A constructive trust is different from other types of trusts. It is not created as an expression of the intent of the person who establishes the trust. Instead, it is created by the courts when the wrong person has been given the title to trust property. The purpose of this type of trust is to serve as a remedial measure. If you are an intended beneficiary and you believe this type of trust is necessary, contact our Long Beach trust attorneys to explain how a constructive trust works.
Why would a court establish a constructive trust?
In situations where title to estate property has been given to someone who, in fairness, should not have received the property for whatever reason, a court can step in and correct that situation. There are many different reasons why this type of court intervention may be necessary, but usually, it is because of a mistake or some type of unconscionable conduct. A constructive trust is not a real trust, as it is commonly recognized. Instead, it is a passive arrangement created temporarily for the sole purpose of transferring title of the subject property to the appropriate beneficiary.
The legal theory upon which a constructive trust is based
The legal theory that drives the creation of a constructive trust is that a person who has obtained title or ownership in property, when that person should not have that title, has an equitable duty to transfer said property to the person to whom it rightfully belongs. Failing to do so would result in that person being “unjustly enriched” by being allowed to retain the property. If you have questions about whether this situation applies to you, talk to our Long Beach trust attorneys. The party that is aggrieved (i.e., the party who should have received the property) can choose a constructive trust as a remedy or some other remedy, such as money or other injunctive relief. However, they cannot have both.
What situations require the use of a constructive trust remedy?
There are various different reasons why a constructive trust may be necessary to remedy the improper or unlawful ownership of trust property. Some of those reasons include:
- Undue Influence
- Fraudulent Misrepresentation Or Concealment
- Property Obtained By Homicide
- Gift By Will Or Intestacy Based Upon Broken Promise
- Breach Of Express Trust By Disloyalty
- Breach Of Duty In Direct Dealing With Beneficiary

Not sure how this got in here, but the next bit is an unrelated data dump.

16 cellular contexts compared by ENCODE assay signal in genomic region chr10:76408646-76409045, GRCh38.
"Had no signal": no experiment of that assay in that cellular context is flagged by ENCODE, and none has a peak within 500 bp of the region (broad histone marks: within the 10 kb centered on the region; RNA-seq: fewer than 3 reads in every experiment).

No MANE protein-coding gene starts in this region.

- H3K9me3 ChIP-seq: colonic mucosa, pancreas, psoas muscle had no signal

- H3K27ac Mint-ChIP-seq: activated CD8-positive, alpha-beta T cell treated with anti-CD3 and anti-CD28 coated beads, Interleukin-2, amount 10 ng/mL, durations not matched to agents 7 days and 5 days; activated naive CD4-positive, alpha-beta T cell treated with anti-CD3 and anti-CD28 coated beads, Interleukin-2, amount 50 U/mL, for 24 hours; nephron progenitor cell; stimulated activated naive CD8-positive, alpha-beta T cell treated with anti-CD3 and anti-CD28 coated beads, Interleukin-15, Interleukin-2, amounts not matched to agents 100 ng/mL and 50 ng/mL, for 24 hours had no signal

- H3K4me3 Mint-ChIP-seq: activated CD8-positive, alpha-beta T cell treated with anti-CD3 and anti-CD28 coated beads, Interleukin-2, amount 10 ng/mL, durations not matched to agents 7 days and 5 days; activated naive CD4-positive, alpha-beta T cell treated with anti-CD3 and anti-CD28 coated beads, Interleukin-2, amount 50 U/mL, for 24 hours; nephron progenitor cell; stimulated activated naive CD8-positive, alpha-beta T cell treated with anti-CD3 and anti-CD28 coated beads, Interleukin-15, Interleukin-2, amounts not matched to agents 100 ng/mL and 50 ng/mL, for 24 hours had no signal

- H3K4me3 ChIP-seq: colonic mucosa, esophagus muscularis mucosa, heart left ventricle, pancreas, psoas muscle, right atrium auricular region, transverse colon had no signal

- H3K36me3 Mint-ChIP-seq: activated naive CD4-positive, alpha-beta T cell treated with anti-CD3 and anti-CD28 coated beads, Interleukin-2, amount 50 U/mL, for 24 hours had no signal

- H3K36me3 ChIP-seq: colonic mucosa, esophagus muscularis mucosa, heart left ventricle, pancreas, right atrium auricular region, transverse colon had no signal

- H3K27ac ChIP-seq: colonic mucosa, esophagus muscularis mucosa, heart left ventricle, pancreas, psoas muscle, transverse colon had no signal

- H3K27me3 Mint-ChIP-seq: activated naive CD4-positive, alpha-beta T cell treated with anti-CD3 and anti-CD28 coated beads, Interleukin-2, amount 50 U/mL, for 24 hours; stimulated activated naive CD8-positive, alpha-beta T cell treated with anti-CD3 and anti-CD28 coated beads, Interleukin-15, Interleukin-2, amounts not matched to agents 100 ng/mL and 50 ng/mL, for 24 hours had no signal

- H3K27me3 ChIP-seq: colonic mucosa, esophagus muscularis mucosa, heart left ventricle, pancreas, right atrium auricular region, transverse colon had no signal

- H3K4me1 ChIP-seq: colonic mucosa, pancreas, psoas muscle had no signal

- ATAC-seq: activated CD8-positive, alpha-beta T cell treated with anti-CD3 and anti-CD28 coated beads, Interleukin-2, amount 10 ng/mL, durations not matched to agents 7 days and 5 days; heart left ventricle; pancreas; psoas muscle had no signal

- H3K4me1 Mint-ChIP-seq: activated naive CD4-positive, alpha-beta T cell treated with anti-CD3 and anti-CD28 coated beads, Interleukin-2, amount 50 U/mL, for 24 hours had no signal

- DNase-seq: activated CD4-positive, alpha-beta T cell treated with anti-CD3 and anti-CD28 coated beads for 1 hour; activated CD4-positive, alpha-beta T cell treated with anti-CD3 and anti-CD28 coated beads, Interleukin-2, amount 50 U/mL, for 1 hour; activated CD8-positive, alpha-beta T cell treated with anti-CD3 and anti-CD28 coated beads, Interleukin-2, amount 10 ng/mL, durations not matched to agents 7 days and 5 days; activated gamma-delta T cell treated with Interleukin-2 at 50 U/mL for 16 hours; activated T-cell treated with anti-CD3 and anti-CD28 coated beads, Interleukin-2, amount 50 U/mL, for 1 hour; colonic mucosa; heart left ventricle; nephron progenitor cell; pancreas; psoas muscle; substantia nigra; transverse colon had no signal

If you believe any of these situations may apply to you, then you should discuss your situation with one of our Long Beach trust attorneys.
Undoing a gift by will or intestacy based upon broken promise
This situation refers to a property owner being induced to make a gift of property to someone in reliance on an oral promise that the assets being used in a particular way. The person who received the property then breaks that promise. Another example of this is when a person is persuaded not to leave a will or other estate planning document based on the promise of another to distribute the property in the manner the property owner desires. In this situation, the court may decide to create a constructive will in order to get the property in the right hands.
Breach of duty in direct dealing with beneficiary
A trustee of a trust has certain duties to beneficiaries, including making complete disclosures and treating each beneficiary with complete fairness if there are direct conveyances, contracts or other financial or property transactions involved. The trustee’s duty extends to every person who serves as a fiduciary or has a confidential relationship. The reasoning is that people in fiduciary positions, serving as trustees are in a position of superiority and dominance so there is a risk of overreaching and undue influence.
Requesting professional advice regarding trust administration
In the face of the significant responsibility placed upon a trustee, it is very common for trustees to need advice or assistance from a professional as they carry out certain aspects of their responsibilities. This is most likely the case when it comes to investing the trust property. If you do not have experience with investments then it would be wise to seek the advice of a professional. The management of investments is the probably the most frequently litigated issue in Los Angeles trust administration.
If you have questions regarding estate planning, trust contests, or any other trust administration issues, please contact the Schomer Law Group either online or by calling us in Los Angeles at (310) 337-7696, and in Orange County at (562) 346-3209.
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